The National Arts Council (NAC) has explained the high fees paid to consultants of a centralised refuse collection project in the Civic District, saying it was "not a simple bin centre to build".
There were many technical challenges to consider, as well as the need to ensure traffic nearby was smooth and the buildings were conserved, it said on Government website Factually, which aims to correct misinformation posted online.
The $410,000 it paid for a study on the project alone is nearly 90 per cent of the cost of actually building the bin centre, which was another $470,000.
The bin centre stands above the basement of the Asian Civilisations Museum's (ACM) outhouse and is for the rubbish from Victoria Theatre and Victoria Concert Hall as well as the nearby ACM and Old Parliament House. Previously, each had its own bin centre.
The issue drew sharp criticism, particularly online, after the Auditor-General's Office singled out the high consultancy fees in its annual report released last week.
Responding, the NAC acknowledged and accepted that the cost assessment for building the centre should have been more robust.
The council, which comes under the Ministry of Culture, Community and Youth, said that in future, it would decide whether consultancy fees were reasonable by looking at the quoted fee as a proportion of the project's construction cost.
It had not used this method for the bin centre when seeking approval for funds to pay the consultancy fee. Instead, it compared the quoted fee against fees for other complex projects. This was the reason it was not clear that the consultancy fee was exceptionally high, said the AGO report.
The report also said NAC had directly engaged the Victoria Theatre and Victoria Concert Hall consultants to provide these additional consultancy services. It did not call for a separate tender.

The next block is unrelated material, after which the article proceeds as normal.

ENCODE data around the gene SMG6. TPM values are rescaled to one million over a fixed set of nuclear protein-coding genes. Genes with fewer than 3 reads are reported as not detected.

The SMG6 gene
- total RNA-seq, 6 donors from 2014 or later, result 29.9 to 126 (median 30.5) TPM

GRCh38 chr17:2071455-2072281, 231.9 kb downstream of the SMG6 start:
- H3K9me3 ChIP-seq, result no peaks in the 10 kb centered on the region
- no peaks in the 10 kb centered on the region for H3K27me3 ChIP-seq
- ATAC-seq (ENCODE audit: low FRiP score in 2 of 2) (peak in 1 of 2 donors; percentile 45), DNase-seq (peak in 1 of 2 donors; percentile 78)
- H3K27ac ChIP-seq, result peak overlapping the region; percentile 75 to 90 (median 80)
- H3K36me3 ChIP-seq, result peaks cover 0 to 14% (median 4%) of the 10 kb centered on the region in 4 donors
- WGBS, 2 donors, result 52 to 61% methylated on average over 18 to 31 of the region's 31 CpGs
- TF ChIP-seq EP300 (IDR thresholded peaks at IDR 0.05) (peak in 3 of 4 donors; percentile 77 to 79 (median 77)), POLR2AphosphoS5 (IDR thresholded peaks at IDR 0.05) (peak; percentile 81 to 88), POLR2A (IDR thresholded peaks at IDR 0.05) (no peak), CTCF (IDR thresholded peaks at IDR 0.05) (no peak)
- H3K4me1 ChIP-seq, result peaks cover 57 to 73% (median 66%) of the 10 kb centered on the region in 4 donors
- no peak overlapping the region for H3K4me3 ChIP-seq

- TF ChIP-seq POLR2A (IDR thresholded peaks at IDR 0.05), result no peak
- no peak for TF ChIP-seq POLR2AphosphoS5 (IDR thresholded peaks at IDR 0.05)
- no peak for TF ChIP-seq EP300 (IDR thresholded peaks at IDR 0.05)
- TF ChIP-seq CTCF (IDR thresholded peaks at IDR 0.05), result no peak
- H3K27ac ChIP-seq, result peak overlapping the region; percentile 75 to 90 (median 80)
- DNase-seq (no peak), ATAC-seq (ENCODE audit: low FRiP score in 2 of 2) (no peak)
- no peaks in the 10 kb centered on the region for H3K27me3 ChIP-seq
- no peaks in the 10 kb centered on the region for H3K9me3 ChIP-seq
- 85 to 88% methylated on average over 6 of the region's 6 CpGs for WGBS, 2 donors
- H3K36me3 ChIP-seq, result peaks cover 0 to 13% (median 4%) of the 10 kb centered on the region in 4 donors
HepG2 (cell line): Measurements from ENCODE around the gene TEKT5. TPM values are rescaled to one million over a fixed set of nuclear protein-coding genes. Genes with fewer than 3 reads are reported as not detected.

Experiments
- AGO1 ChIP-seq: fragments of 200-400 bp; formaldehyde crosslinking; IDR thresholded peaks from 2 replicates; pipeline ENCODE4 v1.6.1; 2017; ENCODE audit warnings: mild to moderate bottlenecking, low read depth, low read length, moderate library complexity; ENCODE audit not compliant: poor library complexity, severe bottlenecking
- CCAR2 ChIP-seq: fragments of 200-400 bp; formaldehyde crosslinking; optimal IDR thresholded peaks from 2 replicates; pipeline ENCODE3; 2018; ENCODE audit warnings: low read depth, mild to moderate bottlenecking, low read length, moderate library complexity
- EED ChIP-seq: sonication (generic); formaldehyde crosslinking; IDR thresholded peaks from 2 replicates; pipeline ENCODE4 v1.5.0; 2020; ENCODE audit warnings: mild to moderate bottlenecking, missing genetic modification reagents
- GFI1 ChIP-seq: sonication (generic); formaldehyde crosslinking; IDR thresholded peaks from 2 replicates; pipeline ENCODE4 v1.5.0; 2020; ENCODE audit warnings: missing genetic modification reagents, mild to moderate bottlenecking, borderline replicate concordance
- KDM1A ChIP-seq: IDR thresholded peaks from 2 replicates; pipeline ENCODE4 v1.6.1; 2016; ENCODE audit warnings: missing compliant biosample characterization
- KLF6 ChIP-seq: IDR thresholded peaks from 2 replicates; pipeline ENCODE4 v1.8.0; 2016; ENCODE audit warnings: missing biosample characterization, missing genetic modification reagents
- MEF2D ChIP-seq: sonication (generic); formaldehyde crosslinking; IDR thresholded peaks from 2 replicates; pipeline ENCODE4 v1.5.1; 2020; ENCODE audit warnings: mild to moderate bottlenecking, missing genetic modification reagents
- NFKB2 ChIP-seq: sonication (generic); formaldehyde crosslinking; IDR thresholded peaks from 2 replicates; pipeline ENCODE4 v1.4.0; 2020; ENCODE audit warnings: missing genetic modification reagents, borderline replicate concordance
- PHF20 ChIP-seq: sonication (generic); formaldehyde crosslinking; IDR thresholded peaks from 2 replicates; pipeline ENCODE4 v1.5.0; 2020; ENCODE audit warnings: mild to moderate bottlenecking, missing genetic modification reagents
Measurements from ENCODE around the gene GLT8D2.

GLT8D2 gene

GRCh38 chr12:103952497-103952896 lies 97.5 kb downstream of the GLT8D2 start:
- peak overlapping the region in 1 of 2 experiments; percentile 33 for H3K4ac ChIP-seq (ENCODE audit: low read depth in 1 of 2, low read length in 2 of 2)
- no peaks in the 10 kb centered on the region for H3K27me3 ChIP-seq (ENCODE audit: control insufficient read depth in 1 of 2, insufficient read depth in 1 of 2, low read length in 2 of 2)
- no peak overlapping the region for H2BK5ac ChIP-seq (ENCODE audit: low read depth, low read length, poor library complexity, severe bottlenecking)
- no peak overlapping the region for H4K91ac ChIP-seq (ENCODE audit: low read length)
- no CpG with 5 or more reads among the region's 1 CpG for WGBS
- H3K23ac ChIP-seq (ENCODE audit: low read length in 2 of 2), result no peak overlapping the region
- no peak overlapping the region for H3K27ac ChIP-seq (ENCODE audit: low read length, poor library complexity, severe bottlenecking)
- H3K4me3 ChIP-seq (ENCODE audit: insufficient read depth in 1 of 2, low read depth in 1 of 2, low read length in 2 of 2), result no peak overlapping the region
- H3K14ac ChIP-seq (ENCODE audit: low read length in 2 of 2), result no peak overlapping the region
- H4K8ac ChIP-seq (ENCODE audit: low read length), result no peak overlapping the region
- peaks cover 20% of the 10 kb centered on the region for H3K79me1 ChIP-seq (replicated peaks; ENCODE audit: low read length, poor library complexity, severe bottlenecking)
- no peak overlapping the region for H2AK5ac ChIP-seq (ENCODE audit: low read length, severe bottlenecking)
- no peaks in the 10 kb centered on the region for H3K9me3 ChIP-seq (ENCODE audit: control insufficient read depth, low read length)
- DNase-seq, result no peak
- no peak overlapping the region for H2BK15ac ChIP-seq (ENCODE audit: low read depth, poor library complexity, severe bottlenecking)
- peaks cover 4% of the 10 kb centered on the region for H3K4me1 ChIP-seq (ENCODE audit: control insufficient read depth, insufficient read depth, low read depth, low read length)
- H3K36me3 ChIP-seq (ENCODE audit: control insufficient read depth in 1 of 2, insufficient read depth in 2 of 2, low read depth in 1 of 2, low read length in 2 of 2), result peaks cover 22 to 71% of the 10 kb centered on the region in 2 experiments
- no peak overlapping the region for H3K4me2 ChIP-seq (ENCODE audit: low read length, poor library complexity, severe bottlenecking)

NAC said this was because the consultants - who were not named - were selected based on an open tender for the project as a whole.
The NAC, in its reply, also said there could be some misunderstanding about the reasons for building the bin centre. It was not a standalone project, but part of the redevelopment for the Civic District, which the NAC said was "an important cultural and heritage area for Singapore".
Building the bin centre would improve operations and enhance the area's aesthetics, it said.
It also said the construction cost was less than 1 per cent of the development cost of the Victoria Theatre and Victoria Concert Hall.
The project, it said, was complex for several reasons.It involved structural and reinforcement works as it was above the ACM basement.
Mechanical and electrical services had to be accounted for, and existing underground services had to be diverted. The project also had to include ventilation so that foul smells would not escape from it as the bin centre stands next to the ACM offices.
Other considerations included preserving the aesthetics of the historic area, and studying the impact of the bin centre on the ACM loading and unloading bay.
"Consultancy services were necessary because of the complexity of the project," said the NAC.
The consultancy services included a feasibility study taking into account the various requirements of the three buildings, which house three separate institutions.
Correction note: The story has been edited for clarity.